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John B.
Farmer

 

Lawrence E. Laubscher, Jr.

 

Ian D. Titley

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The Redskins Fight On In Federal Court For Its Trademark Registrations

Tuesday, September 16th, 2014

The Redskins recently suffered a major loss that won’t cause the team to fold but still hurts its prospects.

Quarterback Robert Griffin III’s dislocated left ankle? Well, that too, but I’m talking about the U.S. Patent and Trademark Office revoking several of the team’s registrations for its REDSKINS trademark, holding that the trademark is disparaging to American Indians.

On that trademark front, the Redskins filed a lawsuit in federal court attacking the decision. What the Redskins filed illustrates its litigation plans and provides a useful reminder on why federal trademark registration is valuable.

Off to A Virginia Federal Trial Court

The Redskins had two options for contesting the USPTO decision. It could have filed an appeal with the Federal Circuit Court of Appeals, which sits in Washington D.C. It chose not to do so.

Instead, the Redskins filed a lawsuit in a federal trial court in Alexandria, Virginia. By going to a trial court rather than the appellate court, both the Redskins and the American Indian plaintiffs can introduce new evidence.

Also, the Redskins probably chose the trial-court route to avoid the Federal Circuit Court of Appeals. Any appeal from the federal trial court in Alexandria will go to the Fourth Circuit Court of Appeals, which is headquartered in Richmond.

Shortly before the USPTO’s recent REDSKINS decision, the Federal Circuit Court of Appeals issued a decision concerning another purportedly disparaging trademark, which decision contains legal holdings unfriendly to the Redskins’ legal position.

Effect of Losing Trademark Registration

The Redskins don’t have to change its team name if its trademark registrations are revoked. You get rights to a trademark simply by using it. Federal registration just strengthens your rights.

In its federal lawsuit, the Redskins highlighted several detriments it will suffer if its trademark registrations are revoked. This illustrates why getting a federal trademark registration is beneficial:

• The team probably won’t be able to use the U.S. Customs Service to stop importation of counterfeit merchandise.

• The team probably won’t be able to use the U.S. Marshals Service to interdict counterfeit merchandise.

• It’s easier to stop cybersquatters if you have a trademark registration. A cybersquatter is someone who wrongfully registers or uses a domain name that contains someone else’s trademark (e.g., RedskinsJerseyOutlet.com).

• It’s easier to attack trademark infringements on social media, such as Facebook and Twitter, if you have a trademark registration.

• You can put ® next to your trademark only if it’s federally registered. Using the ® makes it easier to recover money damages from infringers.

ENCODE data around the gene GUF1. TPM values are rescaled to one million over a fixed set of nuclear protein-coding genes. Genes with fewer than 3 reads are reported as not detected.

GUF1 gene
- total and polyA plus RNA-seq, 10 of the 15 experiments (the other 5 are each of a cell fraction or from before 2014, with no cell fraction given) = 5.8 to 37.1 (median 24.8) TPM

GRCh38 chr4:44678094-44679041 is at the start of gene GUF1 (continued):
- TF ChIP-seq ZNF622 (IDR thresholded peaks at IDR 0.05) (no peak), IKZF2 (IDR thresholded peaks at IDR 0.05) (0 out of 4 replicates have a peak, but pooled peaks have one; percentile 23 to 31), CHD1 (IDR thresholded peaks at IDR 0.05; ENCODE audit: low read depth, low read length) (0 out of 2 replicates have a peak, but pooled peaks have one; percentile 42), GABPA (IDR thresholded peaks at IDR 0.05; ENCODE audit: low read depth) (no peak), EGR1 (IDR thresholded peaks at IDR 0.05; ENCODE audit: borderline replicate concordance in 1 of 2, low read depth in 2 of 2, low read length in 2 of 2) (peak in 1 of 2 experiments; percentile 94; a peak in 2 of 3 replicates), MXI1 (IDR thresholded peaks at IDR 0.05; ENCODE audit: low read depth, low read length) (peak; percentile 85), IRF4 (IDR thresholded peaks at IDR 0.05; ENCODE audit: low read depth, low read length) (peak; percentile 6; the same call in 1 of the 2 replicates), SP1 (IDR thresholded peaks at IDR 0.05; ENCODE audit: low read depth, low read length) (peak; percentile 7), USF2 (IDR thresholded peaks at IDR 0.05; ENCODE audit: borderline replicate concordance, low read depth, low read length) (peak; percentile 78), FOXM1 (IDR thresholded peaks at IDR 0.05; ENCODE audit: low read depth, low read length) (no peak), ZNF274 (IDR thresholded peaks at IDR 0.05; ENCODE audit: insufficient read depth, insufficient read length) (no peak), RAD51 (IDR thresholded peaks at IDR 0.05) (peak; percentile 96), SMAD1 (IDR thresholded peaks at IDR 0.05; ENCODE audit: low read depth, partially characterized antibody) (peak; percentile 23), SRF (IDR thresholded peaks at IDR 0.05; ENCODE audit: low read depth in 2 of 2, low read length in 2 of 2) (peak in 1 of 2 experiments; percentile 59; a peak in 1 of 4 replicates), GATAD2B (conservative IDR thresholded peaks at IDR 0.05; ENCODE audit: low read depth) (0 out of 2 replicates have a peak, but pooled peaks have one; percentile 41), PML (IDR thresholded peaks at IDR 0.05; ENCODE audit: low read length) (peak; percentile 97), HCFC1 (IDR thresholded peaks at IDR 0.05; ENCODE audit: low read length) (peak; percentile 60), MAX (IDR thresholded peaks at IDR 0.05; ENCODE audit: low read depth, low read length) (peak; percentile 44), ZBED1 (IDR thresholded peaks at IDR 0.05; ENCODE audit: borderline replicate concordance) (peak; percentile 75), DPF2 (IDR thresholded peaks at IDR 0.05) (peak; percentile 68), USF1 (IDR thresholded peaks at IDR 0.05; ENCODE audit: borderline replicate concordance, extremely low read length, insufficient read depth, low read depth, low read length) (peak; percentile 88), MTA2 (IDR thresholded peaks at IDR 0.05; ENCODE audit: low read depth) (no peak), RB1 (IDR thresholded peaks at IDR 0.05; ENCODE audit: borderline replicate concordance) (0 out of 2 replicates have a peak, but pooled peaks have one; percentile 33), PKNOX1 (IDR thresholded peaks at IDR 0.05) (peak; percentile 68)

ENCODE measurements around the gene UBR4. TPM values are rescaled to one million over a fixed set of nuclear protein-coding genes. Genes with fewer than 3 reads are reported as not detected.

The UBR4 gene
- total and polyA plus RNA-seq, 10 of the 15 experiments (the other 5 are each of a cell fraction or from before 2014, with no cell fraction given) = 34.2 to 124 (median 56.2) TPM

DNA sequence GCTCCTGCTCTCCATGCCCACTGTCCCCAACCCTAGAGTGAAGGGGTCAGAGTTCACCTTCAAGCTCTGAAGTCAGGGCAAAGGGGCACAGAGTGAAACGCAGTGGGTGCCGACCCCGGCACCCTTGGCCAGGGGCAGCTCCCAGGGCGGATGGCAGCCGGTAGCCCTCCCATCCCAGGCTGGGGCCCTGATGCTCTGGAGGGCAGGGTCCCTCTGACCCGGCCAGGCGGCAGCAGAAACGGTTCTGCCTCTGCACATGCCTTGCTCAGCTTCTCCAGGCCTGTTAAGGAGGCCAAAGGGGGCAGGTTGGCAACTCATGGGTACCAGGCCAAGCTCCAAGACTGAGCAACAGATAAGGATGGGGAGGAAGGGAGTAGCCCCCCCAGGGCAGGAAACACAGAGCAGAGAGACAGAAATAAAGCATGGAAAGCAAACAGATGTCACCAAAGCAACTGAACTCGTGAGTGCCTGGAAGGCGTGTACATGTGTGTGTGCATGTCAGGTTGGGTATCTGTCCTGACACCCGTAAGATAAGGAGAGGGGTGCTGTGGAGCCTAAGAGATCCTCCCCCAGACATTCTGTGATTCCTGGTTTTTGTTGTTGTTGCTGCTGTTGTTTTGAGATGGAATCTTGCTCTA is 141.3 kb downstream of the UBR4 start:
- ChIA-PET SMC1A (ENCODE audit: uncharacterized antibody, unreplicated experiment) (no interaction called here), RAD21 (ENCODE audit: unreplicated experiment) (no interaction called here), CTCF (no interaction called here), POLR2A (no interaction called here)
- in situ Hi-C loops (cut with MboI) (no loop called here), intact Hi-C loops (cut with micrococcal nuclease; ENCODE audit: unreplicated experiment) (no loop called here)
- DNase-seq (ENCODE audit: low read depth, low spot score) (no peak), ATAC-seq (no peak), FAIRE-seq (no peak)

• Having a federal registration makes it easier to prove your trademark is famous ¬− a well known brand like HONDA or APPLE. Famous trademarks have broader trademark protection.

• Having a federal registration makes it easier to prove an ordinary trademark infringement case.

• You need a nationally registered trademark to get certain trademark protections in the new top-level domain names that are opening up − alternatives to .com such as .team.

• Losing a U.S. trademark registration could undermine foreign trademark registrations gained based upon that U.S. registration.

• A federal trademark registration reserves your right to use your trademark throughout the U.S. as you grow into new geographic markets.

• Federal trademark registrations are valuable assets when it’s time to sell the business.

• Once your federal trademark registration is at least five years old, you get certain protections against potential challenges to your use of it.

First Amendment Challenge

The Redskins devoted a large segment of its federal lawsuit to raising First Amendment challenges to the revocation decision. It attacked the constitutionality of the part of federal trademark law that states trademarks that purportedly disparage a group cannot be federally registered.

There are federal appellate courts decisions holding there is no First Amendment problem here because not having a federal trademark registration does not prohibit speech − you can continue to use a trademark even if your registration is cancelled. The Supreme Court has not addressed this issue.

Yet, as illustrated above, a company suffers major detriments when its federal trademark registration is revoked. You can federally register a trademark that praises a group but not one that purportedly disparages a group. This might be unconstitutional viewpoint discrimination by the federal government. Generally speaking, the government can’t favor some points of view over contrary views when regulating speech.

Expect the Redskins to try to run with its First Amendment argument all the way to the Supreme Court if it doesn’t win on other grounds beforehand.

Written on September 16, 2014
by John B. Farmer
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